The Graduate Management Admissions Test (GMAT) is established and managed by the Educational Testing Service (ETS). Admissions officers make use of the GMAT to evaluate academic ability. In fact, ETS data has proven that GMAT scores are reliably good, though imperfect, predictors of academic achievement in the first year of business school. GMAT scores are also employed by admissions committees as a useful guide in evaluating the credentials of applicants from broadly varying backgrounds. As such, it is crucial to have a good test preparation for the GMAT and get as high as you can.
Standardized = Predictable
The test itself assesses general verbal, mathematical, and analytical writing abilities. It does not assess business skills nor specific subject knowledge. The GMAT is a standardized test. Standardized tests by definition are predictable. Having an idea of the format and structure of the test and employing certain strategies to tackle them can considerably increase score levels. In a nutshell, targeted groundwork is the key to success on the GMAT.
Taking the Test – Test Preparation (GMAT)
There are a lot of test locations and you are recommended to check the GMAT website for additional information about venues of testing and how to book a test appointment, you can find all those details at http://www.gmac.com/gmac/thegmat/
The GMAT comprises of three sections, each with a subscore that contributes to your total score:
- Analytical Writing Assessment
Analytical Writing Assessment (AWA)
The analytical writing section has two 30-minute typewritten essays. The topics tested are: Analysis of an issue and analysis of an argument.
This section takes 75 minutes and has a maximum of 37 multiple-choice questions. Questions include data sufficiency and problem-solving, on topics like algebra, arithmetic, and geometry.
The verbal section will take 75 minutes and has a maximum of 41 multiple-choice questions. Question types include sentence correction, reading comprehension, and critical reasoning on topics like speed reading, grammar, and analytical reasoning.
GMAT Tips – Test Preparation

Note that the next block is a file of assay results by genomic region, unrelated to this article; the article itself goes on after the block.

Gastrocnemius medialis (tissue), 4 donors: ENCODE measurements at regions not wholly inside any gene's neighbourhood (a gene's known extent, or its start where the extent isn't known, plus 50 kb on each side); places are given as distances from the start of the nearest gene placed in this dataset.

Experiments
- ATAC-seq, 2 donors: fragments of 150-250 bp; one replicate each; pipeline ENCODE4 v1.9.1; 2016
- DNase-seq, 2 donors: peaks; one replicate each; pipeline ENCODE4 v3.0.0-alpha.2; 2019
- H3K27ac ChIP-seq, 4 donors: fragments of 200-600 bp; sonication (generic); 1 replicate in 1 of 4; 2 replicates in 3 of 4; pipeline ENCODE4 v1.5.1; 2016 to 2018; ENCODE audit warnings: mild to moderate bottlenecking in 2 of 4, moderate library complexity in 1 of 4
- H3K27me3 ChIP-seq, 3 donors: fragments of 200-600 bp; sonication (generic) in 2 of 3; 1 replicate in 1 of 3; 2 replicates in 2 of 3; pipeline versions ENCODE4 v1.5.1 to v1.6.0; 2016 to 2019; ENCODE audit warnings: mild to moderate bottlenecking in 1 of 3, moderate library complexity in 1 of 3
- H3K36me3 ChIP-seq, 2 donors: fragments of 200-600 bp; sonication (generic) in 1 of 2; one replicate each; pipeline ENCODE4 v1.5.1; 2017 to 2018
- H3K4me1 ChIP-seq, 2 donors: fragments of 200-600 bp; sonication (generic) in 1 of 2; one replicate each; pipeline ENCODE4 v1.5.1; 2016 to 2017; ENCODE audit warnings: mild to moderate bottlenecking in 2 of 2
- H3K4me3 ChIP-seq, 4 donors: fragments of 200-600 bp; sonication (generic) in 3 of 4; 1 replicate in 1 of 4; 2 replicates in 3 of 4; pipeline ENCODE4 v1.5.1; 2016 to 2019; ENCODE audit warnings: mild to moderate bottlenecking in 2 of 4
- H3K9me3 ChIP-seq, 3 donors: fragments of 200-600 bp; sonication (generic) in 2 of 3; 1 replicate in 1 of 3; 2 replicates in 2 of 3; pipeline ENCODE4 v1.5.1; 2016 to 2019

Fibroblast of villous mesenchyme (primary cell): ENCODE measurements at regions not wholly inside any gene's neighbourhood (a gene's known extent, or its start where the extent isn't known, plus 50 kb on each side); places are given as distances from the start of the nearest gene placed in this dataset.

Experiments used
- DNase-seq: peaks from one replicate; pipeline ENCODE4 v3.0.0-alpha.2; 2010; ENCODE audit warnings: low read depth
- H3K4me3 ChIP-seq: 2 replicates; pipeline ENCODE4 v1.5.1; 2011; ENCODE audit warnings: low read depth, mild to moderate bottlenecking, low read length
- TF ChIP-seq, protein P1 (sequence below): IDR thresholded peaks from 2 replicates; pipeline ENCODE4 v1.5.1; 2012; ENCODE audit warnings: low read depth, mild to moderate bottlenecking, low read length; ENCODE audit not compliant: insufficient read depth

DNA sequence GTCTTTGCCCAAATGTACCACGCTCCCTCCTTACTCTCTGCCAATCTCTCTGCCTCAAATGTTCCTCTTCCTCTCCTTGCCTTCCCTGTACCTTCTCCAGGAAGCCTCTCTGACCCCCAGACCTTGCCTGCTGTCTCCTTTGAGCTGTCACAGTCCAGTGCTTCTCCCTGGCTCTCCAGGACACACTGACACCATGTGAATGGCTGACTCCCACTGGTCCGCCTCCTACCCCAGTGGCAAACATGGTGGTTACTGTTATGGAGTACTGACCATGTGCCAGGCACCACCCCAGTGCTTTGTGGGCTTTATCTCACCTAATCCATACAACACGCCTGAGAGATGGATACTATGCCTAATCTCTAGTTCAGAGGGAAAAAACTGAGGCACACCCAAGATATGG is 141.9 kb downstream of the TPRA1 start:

In the first half of the Quantitative and Verbal Sections:
- Double-check your work to catch any sloppy mistakes.
- If you get the first few right, expect a very tough question early on.
- Don’t worry if you can’t answer an early question (even the first one).
- Don’t over-invest. Some questions yield to brute force, some don’t.
In the second half of the Quantitative and Verbal Sections:
- You should feel challenged.
- Strategic guessing is ultra-important. Be willing to cut your losses.
- Take quick stabs whenever a question looks too time-consuming.
- Manage your time so you don’t have to guess randomly on the last 10-15 questions.
- Missing any one question won’t hurt your score (much), but missing a string of questions will.
- Assume the last questions are scored.
- You will be penalized heavily for not finishing the section.
Scoring on the GMAT
You will receive four scores on the GMAT:
- An overall score, ranging from 200 to 800.
- A math subscore, ranging from 0 to 60.
- A verbal subscore, ranging from 0 to 60.
- A score for the Analytical Writing Assessment, ranging from 0 to 6.
Your GMAT test score is valid for five years, so it is worth any preparation you give to it.
Each of the aforementioned scores is accompanied by percentile rank. The percentile rank emphasizes what percentage of test-takers scored lower than you on the test. The higher your percentile rank, the better you did in the test. For instance, if you get a percentile rank of 56, you performed better than 56 percent of test-takers. This figure tells business schools precisely where you fall with respect to other applicants who took the GMAT.
Each essay is given a separate score on a 0-6 scale by two different assessors – a human and a computer called the “e-rater”. These grades are allotted holistically, taking into consideration all aspects of writing style, content, and grammar.
If the two grades for an essay correspond, that score will be given. If the two scores are significantly different, then a third-grader, a person, will review the essay to determine its grade. Furthermore, business schools may obtain copies of your typewritten essays.
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